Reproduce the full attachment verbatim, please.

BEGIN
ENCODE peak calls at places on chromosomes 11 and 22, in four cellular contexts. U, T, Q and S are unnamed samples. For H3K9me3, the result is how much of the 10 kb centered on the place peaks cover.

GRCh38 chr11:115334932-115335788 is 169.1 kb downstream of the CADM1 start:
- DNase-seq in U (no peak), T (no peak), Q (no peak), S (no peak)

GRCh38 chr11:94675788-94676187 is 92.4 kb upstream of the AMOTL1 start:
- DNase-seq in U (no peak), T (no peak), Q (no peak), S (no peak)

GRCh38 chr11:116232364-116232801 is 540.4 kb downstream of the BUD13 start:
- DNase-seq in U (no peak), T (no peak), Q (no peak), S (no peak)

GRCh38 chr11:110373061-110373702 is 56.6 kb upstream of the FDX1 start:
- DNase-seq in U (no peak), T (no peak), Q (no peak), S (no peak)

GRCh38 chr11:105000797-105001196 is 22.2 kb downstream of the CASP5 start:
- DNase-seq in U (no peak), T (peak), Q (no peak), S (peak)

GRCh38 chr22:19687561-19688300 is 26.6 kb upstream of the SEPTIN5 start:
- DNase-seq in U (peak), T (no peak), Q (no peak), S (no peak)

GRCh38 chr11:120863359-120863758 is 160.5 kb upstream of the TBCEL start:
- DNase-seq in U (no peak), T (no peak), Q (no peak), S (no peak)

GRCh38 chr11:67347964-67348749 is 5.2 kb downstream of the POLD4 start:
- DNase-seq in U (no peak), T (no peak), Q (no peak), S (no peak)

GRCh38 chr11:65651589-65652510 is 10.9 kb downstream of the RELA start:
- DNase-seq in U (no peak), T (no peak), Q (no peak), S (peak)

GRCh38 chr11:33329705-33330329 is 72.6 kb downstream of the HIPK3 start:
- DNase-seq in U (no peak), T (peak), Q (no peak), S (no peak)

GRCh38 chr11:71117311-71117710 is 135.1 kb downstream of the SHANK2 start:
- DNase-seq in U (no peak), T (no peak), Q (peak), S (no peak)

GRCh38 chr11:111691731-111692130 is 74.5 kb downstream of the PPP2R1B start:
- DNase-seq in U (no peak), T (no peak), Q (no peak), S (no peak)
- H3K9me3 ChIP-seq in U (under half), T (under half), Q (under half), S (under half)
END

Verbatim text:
ENCODE peak calls at places on chromosomes 11 and 22, in four cellular contexts. U, T, Q and S are unnamed samples. For H3K9me3, the result is how much of the 10 kb centered on the place peaks cover.

GRCh38 chr11:115334932-115335788 is 169.1 kb downstream of the CADM1 start:
- DNase-seq in U (no peak), T (no peak), Q (no peak), S (no peak)

GRCh38 chr11:94675788-94676187 is 92.4 kb upstream of the AMOTL1 start:
- DNase-seq in U (no peak), T (no peak), Q (no peak), S (no peak)

GRCh38 chr11:116232364-116232801 is 540.4 kb downstream of the BUD13 start:
- DNase-seq in U (no peak), T (no peak), Q (no peak), S (no peak)

GRCh38 chr11:110373061-110373702 is 56.6 kb upstream of the FDX1 start:
- DNase-seq in U (no peak), T (no peak), Q (no peak), S (no peak)

GRCh38 chr11:105000797-105001196 is 22.2 kb downstream of the CASP5 start:
- DNase-seq in U (no peak), T (peak), Q (no peak), S (peak)

GRCh38 chr22:19687561-19688300 is 26.6 kb upstream of the SEPTIN5 start:
- DNase-seq in U (peak), T (no peak), Q (no peak), S (no peak)

GRCh38 chr11:120863359-120863758 is 160.5 kb upstream of the TBCEL start:
- DNase-seq in U (no peak), T (no peak), Q (no peak), S (no peak)

GRCh38 chr11:67347964-67348749 is 5.2 kb downstream of the POLD4 start:
- DNase-seq in U (no peak), T (no peak), Q (no peak), S (no peak)

GRCh38 chr11:65651589-65652510 is 10.9 kb downstream of the RELA start:
- DNase-seq in U (no peak), T (no peak), Q (no peak), S (peak)

GRCh38 chr11:33329705-33330329 is 72.6 kb downstream of the HIPK3 start:
- DNase-seq in U (no peak), T (peak), Q (no peak), S (no peak)

GRCh38 chr11:71117311-71117710 is 135.1 kb downstream of the SHANK2 start:
- DNase-seq in U (no peak), T (no peak), Q (peak), S (no peak)

GRCh38 chr11:111691731-111692130 is 74.5 kb downstream of the PPP2R1B start:
- DNase-seq in U (no peak), T (no peak), Q (no peak), S (no peak)
- H3K9me3 ChIP-seq in U (under half), T (under half), Q (under half), S (under half)